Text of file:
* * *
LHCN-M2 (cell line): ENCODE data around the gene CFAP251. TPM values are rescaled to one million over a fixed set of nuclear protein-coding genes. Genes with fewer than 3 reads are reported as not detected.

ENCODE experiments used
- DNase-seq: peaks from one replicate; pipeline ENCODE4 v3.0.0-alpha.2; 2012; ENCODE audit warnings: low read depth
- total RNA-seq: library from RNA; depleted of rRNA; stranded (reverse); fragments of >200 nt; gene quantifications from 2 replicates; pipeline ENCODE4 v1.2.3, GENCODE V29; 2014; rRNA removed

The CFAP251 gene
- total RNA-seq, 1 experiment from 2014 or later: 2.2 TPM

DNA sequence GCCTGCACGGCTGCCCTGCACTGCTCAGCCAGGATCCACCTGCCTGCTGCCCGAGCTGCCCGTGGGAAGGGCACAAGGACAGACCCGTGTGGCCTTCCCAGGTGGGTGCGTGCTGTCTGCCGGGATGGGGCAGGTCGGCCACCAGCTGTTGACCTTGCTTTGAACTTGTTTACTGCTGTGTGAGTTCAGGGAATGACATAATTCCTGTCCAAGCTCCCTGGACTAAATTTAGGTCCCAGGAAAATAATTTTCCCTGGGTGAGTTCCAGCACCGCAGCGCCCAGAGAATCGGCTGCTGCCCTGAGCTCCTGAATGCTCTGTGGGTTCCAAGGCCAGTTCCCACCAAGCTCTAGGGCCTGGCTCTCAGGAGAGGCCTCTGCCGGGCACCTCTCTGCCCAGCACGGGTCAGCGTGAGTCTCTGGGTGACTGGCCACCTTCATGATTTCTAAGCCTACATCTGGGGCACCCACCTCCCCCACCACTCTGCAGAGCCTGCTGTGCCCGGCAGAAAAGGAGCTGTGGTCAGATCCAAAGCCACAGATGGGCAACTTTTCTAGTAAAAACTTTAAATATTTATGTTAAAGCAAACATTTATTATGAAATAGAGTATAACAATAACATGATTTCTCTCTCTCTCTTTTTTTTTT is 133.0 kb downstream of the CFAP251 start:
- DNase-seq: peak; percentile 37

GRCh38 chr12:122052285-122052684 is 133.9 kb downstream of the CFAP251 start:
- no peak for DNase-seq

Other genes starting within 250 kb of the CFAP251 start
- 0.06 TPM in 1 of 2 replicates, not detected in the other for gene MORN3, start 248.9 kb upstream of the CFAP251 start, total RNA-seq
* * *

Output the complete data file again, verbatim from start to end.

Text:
LHCN-M2 (cell line): ENCODE data around the gene CFAP251. TPM values are rescaled to one million over a fixed set of nuclear protein-coding genes. Genes with fewer than 3 reads are reported as not detected.

ENCODE experiments used
- DNase-seq: peaks from one replicate; pipeline ENCODE4 v3.0.0-alpha.2; 2012; ENCODE audit warnings: low read depth
- total RNA-seq: library from RNA; depleted of rRNA; stranded (reverse); fragments of >200 nt; gene quantifications from 2 replicates; pipeline ENCODE4 v1.2.3, GENCODE V29; 2014; rRNA removed

The CFAP251 gene
- total RNA-seq, 1 experiment from 2014 or later: 2.2 TPM

DNA sequence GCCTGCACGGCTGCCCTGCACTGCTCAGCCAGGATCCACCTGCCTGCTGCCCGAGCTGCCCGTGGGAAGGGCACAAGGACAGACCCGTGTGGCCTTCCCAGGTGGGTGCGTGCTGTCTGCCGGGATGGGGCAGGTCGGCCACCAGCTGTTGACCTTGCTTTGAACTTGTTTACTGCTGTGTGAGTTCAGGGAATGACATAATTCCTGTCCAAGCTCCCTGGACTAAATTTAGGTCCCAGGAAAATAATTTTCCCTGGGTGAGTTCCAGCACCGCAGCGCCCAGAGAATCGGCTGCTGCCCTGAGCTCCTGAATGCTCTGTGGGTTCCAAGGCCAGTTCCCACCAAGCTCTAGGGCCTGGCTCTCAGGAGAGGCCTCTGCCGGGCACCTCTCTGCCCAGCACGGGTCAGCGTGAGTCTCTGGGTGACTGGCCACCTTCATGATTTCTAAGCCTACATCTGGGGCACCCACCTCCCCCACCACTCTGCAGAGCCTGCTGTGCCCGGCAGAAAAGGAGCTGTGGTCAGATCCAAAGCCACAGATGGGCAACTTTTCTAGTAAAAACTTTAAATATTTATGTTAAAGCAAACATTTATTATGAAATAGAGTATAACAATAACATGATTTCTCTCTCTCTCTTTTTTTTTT is 133.0 kb downstream of the CFAP251 start:
- DNase-seq: peak; percentile 37

GRCh38 chr12:122052285-122052684 is 133.9 kb downstream of the CFAP251 start:
- no peak for DNase-seq

Other genes starting within 250 kb of the CFAP251 start
- 0.06 TPM in 1 of 2 replicates, not detected in the other for gene MORN3, start 248.9 kb upstream of the CFAP251 start, total RNA-seq